And we know that even sturdy plants that grew up from seeds in the best of soils – seeds that bore fruits a hundredfold in their day – can still be undone, by a flood that washes their roots away, wind that renders them feeble, weak; human violence that cuts them off in a tragic end.
Despite the seeming simplicity of this parable, the clear categories of good and bad — we know that the seed of the word of God grows in ways we cannot fully control. It may take root in us despite the poor condition of our soil; and good soil is no guarantee that the fruits will last forever. We are all of us rocky, dry, bird-infested, shallow AND good.
And yet, if this parable is true, the work of our lives is to cultivate, more and more, an openness, a readiness for the presence of God. With all the uncertainty in our lives and our world, with all that is beyond our control, the best we can do, the best chance we have for the fruits of the Gospel to flourish in and through us is to tend our hearts, day by day, inching closer to better soil.
How do we do this?
That’s what Subdeacon Don Sheehan was trying to teach me with his question many years ago: “Is there anything we can do, in order to receive the grace of God?” Yes, there is a well-trod path of spiritual practice, a treasury of wisdom, teachers that have probed the depths of the human heart, prophets who have led the way in transforming this world – and themselves.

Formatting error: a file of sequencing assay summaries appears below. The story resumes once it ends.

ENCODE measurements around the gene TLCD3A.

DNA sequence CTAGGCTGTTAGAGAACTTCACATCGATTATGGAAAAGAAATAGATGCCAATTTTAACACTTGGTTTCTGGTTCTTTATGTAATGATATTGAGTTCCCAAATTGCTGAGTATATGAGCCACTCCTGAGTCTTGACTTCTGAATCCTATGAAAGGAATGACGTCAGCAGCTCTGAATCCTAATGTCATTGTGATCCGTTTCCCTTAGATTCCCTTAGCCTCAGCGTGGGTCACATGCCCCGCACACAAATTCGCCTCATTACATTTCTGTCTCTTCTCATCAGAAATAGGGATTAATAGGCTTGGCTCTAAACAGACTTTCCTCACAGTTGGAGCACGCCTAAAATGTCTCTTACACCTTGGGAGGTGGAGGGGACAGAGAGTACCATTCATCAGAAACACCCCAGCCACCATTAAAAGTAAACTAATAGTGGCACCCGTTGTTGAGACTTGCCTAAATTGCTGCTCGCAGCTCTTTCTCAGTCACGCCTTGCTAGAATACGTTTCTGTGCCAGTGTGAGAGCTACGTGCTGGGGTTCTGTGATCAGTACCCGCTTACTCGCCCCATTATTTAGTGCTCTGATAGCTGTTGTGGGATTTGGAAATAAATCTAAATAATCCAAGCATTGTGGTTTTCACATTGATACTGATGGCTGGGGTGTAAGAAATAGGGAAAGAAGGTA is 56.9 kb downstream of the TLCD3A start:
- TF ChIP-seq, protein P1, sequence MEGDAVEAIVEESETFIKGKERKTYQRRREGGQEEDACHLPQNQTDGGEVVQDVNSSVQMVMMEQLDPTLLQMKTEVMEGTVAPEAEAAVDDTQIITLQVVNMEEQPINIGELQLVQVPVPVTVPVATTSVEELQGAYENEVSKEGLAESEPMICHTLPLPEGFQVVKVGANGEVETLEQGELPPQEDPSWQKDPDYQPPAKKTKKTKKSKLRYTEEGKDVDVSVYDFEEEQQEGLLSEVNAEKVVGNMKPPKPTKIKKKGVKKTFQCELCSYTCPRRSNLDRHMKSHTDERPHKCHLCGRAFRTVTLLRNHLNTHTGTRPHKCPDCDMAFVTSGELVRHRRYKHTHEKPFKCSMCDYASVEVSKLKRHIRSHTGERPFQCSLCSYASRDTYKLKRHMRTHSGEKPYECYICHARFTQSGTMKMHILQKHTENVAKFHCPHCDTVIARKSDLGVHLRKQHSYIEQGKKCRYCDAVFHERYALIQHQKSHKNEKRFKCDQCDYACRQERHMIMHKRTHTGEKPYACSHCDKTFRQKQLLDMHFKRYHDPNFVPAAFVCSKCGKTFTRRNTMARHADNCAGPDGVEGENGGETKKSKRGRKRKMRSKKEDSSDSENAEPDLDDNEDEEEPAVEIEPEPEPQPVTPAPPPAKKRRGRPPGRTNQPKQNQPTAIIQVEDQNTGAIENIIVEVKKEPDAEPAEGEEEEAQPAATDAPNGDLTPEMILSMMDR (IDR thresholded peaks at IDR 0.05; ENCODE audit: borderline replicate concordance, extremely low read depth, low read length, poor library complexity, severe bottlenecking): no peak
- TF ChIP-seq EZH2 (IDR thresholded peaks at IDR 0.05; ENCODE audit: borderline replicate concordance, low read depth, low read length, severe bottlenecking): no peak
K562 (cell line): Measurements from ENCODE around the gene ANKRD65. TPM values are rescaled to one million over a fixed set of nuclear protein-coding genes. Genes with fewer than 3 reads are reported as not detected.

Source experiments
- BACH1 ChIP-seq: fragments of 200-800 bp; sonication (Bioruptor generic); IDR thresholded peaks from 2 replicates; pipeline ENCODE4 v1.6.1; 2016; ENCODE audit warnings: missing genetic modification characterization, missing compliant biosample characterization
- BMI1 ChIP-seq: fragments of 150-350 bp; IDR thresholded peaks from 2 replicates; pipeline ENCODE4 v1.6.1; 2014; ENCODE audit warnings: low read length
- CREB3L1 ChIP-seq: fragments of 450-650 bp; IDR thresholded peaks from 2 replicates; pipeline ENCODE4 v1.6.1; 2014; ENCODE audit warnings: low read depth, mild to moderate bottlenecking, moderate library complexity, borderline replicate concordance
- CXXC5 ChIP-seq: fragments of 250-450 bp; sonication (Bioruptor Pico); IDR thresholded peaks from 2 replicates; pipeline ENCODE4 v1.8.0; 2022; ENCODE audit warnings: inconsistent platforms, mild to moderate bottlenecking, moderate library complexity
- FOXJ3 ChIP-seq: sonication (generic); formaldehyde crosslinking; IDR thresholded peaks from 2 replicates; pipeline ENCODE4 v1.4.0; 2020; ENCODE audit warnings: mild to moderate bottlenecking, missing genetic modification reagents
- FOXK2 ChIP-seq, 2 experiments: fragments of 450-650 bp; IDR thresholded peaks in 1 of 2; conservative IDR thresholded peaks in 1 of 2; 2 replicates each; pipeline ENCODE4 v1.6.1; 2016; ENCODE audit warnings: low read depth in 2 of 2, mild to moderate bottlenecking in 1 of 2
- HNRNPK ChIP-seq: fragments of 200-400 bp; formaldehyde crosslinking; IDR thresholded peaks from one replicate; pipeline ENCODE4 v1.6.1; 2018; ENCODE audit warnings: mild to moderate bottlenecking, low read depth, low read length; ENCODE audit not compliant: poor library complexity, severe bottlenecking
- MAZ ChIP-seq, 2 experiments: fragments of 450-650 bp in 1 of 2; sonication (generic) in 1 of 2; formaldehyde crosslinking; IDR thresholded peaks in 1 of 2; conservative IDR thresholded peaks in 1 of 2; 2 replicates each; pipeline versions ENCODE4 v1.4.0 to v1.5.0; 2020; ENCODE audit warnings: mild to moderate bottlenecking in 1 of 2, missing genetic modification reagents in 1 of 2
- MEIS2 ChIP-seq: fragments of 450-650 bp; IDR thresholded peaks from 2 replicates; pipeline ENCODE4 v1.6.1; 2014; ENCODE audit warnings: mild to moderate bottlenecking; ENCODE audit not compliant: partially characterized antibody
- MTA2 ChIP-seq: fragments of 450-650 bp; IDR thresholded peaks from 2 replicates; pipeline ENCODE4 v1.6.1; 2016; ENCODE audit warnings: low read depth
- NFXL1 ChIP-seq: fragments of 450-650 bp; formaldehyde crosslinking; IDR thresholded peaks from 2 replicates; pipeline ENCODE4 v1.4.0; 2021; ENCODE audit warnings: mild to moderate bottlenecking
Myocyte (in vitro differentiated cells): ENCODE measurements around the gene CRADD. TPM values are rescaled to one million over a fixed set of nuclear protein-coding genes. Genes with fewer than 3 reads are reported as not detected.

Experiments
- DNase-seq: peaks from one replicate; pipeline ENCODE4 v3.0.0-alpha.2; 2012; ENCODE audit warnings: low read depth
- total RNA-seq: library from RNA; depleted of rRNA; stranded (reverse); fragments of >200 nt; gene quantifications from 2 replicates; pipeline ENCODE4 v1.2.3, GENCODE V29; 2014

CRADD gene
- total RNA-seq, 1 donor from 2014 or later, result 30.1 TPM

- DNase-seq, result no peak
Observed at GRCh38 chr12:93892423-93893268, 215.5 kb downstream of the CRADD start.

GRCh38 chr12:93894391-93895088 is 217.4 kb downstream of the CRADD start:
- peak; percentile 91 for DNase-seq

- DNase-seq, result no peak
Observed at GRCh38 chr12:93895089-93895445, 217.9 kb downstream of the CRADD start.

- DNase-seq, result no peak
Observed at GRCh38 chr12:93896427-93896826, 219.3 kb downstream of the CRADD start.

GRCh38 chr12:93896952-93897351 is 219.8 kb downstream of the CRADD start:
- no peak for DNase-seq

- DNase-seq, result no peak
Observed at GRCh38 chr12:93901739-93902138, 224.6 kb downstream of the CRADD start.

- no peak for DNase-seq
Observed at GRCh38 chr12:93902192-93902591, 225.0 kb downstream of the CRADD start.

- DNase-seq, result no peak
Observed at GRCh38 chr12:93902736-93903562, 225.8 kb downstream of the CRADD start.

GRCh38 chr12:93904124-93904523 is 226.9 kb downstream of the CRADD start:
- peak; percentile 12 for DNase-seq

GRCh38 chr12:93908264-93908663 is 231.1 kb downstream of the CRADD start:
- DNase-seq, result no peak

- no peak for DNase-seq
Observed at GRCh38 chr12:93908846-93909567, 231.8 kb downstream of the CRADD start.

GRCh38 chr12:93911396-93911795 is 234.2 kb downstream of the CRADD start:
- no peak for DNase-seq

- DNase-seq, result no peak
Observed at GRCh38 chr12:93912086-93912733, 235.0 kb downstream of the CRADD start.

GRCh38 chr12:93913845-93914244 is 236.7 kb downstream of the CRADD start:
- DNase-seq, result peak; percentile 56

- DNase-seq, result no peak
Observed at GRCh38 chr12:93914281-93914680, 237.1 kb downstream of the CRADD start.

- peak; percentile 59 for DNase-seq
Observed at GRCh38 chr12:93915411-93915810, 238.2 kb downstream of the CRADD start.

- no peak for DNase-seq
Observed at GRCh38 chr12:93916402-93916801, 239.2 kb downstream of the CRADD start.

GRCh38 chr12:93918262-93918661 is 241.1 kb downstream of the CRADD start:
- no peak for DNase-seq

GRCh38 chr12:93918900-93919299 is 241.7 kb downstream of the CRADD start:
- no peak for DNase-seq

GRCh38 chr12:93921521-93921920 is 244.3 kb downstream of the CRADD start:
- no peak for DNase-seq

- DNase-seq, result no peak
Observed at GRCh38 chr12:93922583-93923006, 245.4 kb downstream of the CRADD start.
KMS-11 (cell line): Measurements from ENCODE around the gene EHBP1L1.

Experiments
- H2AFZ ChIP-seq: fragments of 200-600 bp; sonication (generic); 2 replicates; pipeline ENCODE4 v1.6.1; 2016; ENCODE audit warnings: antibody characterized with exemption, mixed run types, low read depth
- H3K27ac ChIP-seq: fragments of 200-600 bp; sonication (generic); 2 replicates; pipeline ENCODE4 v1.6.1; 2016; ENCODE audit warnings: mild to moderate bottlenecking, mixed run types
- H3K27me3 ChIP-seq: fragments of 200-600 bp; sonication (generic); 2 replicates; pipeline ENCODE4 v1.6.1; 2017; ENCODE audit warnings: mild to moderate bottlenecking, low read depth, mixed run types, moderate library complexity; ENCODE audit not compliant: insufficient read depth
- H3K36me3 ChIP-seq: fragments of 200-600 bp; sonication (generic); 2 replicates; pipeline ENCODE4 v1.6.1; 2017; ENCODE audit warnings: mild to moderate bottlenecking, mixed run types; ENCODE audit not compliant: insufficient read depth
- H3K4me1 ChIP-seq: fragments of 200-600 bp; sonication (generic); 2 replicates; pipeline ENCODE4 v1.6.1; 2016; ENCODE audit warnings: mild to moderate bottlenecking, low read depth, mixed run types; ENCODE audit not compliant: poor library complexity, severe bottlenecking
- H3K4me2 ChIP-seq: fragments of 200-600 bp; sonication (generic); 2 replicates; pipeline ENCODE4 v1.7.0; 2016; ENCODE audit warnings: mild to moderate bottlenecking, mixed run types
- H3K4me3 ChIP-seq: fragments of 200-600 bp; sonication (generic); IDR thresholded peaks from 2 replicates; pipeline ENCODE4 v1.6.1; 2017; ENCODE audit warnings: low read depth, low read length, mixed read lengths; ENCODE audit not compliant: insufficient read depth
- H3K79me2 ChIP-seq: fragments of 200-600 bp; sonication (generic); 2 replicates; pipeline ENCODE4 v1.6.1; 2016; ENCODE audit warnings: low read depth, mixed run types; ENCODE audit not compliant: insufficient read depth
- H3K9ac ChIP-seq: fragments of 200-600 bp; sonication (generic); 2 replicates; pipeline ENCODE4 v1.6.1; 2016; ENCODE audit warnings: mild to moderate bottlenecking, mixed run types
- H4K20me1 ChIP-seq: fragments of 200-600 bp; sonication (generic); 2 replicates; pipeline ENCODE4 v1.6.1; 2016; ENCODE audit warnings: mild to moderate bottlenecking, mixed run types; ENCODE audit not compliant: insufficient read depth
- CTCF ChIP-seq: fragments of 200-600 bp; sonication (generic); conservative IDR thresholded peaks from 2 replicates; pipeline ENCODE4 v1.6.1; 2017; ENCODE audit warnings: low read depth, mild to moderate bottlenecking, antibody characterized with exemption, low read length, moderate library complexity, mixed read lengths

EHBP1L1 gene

We know what makes for good soil: pray, study, serve, give, fast, listen, care, forgive, love, tell the truth, confront evil, confess our faults and each time we fail stand up and begin again. It was Martin Luther King who said “Change does not roll in on the wheels of inevitability, but comes through continuous struggle.”
And that struggle, a joyful struggle, every day is what will – more often than not – prepare our rocky and shallow soil for yet more of the grace of God; prepare us to be more faithful in our work as Christ’s hands and feet in this world.
But we have to actually do these things.
It’s not enough to want good soil, we have to work for it.
In my day job, I am the Executive Director of Kids4Peace – a global interfaith youth movement that is working, with all our might and by God’s grace, to bring a measure of peace to Jerusalem, and to divided societies here at home. We are now more than 500 strong, youth and families, driven by the values of our faith; Jews, Christians and Muslims – working together, side by side, to create a world more like the one God intended, where all can live with dignity and hope.